“Images like these are intolerable,” she wrote, alongside images of streets with fire raging in the background. “No words or excuses. The independence movement is peaceful and democratic and there are no reasons to justify this.”

Catalan President Quim Torra blamed the violence on infiltrators trying to undermine the movement. “We cannot allow groups of infiltrators who want to damage our image, the image of millions of Catalans who take to the streets in a serious way, we will not fall into their trap,” he said in a televised statement on Wednesday.

“We will not tolerate them. We cannot tolerate that few who do not represent us now represent independence.”

A Catalan flag flies above burning rubbish in Barcelona on October 15.
PHOTO: Alex Caparros/Getty Images Europe/Getty Images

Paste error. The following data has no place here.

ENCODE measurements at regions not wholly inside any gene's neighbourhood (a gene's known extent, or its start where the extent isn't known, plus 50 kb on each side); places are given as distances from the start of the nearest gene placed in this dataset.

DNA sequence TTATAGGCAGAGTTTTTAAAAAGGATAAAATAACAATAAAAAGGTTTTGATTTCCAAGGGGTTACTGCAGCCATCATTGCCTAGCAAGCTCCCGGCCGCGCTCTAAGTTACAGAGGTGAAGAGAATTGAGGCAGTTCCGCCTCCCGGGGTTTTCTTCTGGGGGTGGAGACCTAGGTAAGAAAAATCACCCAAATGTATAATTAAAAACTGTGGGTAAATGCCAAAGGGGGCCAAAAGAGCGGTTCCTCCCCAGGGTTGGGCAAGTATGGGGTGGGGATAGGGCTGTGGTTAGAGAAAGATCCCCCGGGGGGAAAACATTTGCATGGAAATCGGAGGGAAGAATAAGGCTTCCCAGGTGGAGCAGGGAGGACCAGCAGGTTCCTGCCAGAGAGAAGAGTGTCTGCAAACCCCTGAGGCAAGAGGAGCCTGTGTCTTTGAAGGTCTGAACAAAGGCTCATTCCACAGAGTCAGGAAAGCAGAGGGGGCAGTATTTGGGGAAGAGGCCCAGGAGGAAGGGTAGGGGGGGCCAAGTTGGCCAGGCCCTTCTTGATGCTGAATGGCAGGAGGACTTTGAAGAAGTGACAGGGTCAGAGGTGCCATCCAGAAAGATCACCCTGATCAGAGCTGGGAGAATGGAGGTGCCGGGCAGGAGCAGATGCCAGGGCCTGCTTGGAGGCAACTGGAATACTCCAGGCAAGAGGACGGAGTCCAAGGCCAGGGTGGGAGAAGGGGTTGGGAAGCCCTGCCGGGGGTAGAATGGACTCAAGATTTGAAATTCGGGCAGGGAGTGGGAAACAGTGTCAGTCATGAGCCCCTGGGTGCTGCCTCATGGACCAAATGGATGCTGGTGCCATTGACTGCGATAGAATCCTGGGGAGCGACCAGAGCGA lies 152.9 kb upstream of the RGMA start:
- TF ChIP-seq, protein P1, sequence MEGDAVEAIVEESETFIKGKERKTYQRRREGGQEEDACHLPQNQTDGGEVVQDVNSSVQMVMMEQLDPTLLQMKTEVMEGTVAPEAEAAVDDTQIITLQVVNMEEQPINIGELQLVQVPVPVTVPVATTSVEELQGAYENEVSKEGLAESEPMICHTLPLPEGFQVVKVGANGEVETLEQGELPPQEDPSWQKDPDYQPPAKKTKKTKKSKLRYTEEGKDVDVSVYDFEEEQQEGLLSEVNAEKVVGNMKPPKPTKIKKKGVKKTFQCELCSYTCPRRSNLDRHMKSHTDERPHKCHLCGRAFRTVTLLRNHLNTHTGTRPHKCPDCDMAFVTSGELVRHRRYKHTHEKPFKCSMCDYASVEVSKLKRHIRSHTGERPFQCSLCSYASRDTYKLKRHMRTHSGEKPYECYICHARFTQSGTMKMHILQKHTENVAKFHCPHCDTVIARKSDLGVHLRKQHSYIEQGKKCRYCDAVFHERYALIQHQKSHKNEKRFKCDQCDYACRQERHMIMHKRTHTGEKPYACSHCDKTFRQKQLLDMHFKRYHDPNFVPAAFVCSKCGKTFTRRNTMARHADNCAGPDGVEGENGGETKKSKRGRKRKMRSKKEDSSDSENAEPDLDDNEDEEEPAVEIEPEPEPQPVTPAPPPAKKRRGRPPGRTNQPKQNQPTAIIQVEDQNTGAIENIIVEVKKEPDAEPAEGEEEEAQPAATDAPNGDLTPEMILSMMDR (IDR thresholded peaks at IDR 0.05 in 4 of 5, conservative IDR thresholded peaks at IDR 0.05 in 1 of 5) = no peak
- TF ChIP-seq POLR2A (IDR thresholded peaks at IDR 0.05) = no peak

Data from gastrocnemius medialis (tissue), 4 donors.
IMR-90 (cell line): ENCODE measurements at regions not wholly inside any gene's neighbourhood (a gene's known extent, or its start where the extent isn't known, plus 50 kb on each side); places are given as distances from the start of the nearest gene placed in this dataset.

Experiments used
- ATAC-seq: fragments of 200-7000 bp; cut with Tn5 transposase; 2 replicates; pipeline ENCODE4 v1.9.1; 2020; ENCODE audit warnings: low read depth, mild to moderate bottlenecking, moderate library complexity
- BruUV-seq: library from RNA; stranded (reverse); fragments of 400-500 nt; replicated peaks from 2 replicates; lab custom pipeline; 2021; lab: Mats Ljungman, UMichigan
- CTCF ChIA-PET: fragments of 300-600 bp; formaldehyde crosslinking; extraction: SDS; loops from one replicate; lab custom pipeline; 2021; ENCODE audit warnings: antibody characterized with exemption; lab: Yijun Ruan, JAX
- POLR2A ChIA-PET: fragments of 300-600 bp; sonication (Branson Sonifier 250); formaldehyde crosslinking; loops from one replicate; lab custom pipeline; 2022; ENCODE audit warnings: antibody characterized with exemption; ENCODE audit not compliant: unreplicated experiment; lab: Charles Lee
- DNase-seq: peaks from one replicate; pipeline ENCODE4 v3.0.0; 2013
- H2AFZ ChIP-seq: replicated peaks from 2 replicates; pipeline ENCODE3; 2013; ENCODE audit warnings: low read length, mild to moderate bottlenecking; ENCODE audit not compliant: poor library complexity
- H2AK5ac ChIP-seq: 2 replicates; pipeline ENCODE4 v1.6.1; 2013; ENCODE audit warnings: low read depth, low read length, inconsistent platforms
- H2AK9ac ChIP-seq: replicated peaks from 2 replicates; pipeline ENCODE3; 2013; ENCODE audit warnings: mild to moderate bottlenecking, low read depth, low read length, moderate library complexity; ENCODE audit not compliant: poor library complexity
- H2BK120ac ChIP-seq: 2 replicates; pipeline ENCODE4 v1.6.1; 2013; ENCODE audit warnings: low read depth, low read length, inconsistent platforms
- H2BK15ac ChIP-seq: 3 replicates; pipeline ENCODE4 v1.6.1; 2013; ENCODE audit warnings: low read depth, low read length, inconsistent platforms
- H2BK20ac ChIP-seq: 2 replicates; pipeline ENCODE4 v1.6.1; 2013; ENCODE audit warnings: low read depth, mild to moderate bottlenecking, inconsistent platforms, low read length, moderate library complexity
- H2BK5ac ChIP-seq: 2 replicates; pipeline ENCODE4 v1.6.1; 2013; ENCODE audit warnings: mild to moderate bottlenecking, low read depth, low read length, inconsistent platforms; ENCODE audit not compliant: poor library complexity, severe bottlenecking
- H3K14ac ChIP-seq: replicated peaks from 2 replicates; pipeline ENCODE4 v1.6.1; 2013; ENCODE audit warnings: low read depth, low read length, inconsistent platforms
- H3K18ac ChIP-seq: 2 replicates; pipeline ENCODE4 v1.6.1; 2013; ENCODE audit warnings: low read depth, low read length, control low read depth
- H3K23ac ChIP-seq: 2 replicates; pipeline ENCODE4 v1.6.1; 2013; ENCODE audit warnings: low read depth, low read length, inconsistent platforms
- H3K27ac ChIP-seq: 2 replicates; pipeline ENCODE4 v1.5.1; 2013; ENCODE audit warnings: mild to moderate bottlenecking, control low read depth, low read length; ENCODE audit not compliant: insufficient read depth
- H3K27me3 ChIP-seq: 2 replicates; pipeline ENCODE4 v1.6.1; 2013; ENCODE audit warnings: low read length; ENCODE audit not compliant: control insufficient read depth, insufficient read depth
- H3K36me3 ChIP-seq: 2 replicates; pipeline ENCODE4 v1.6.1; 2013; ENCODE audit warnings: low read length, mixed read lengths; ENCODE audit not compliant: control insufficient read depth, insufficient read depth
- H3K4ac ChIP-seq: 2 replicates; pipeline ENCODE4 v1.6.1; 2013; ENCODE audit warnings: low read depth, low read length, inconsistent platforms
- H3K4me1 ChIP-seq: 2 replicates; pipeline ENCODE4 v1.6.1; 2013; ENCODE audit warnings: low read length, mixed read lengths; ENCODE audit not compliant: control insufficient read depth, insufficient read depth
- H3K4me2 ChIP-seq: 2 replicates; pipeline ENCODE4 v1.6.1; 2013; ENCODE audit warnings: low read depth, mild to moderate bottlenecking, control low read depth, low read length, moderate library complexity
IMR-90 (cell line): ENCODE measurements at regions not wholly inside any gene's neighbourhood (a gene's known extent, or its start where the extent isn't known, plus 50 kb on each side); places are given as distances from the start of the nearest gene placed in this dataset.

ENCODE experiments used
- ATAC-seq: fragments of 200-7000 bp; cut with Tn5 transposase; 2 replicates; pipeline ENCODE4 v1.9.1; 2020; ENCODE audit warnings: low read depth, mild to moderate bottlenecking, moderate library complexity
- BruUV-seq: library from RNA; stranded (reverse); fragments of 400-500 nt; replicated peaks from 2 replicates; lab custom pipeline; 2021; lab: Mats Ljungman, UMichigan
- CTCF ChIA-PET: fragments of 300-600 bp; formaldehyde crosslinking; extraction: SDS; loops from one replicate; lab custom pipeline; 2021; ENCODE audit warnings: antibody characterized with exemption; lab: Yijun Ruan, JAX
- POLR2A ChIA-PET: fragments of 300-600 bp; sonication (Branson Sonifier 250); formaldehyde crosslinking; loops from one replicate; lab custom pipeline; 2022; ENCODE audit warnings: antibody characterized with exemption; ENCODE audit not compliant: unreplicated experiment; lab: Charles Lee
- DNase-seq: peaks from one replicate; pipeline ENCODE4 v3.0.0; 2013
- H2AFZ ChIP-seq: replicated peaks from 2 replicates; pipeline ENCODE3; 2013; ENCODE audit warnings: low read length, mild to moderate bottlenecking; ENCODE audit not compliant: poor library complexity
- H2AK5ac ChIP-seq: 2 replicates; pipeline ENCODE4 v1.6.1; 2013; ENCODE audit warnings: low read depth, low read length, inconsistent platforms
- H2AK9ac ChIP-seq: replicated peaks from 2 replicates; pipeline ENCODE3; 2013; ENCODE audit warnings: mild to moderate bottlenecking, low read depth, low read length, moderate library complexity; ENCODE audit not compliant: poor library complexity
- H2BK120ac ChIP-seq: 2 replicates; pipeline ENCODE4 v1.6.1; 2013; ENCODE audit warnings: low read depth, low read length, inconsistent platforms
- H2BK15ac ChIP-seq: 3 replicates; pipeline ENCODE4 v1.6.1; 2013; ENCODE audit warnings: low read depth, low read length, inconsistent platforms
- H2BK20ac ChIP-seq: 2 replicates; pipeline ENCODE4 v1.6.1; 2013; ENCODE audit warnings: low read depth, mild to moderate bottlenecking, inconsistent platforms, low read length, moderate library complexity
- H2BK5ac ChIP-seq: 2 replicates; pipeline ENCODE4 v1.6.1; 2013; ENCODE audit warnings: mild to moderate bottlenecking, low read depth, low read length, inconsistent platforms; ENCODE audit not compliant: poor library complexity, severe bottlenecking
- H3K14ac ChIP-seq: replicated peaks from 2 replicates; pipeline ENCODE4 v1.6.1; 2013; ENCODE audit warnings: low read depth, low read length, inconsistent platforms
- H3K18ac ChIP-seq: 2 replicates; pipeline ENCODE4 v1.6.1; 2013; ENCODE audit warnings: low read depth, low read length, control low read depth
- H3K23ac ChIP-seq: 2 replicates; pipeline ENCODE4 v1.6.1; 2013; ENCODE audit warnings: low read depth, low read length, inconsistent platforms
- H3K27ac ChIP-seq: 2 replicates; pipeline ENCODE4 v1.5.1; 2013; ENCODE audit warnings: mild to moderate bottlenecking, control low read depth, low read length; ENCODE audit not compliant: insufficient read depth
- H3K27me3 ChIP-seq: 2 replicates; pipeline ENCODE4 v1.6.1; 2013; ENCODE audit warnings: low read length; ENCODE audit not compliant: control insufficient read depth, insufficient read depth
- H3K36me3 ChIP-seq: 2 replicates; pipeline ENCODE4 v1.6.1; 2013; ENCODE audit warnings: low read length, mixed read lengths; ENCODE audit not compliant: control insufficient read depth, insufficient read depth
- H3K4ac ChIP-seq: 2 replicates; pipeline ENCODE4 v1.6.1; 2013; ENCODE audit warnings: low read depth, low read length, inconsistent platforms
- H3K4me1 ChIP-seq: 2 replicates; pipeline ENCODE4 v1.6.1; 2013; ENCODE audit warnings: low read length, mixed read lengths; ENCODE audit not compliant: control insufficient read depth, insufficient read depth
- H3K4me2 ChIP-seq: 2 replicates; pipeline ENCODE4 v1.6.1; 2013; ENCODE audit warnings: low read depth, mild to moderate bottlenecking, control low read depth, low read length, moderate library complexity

A Catalan flag flies above burning rubbish in Barcelona on October 15.

’This has to stop now’

Torra also urged an end to such actions.

“The independence movement is not and has never been violent, we have always condemned and condemn violence, these incidents cannot be allowed in our country,” he said.

“There is no reason or justification to justify any act of vandalism. The protests must always be peaceful. and that is how we don’t lose rightness.”

Torra, criticized in some quarters for calling for civil disobedience while sending in Catalan riot police to restore order, had earlier this week described Monday’s sentences as an “act of revenge, not of justice” by the Spanish government.

He told the regional parliament on Thursday that another referendum on Catalan independence should be held.

Prior to Torra’s statement on Wednesday, Sanchez had appealed to the Catalan president to denounce the violence.

After holding talks with other political parties, Sanchez said that Madrid would not be provoked into overreacting.

“The government of Spain acts and will continue to act with all the mechanisms of the state to guarantee the full validity of fundamental rights and the maintenance of order in Catalonia, including the right to peaceful demonstration,” said Sanchez.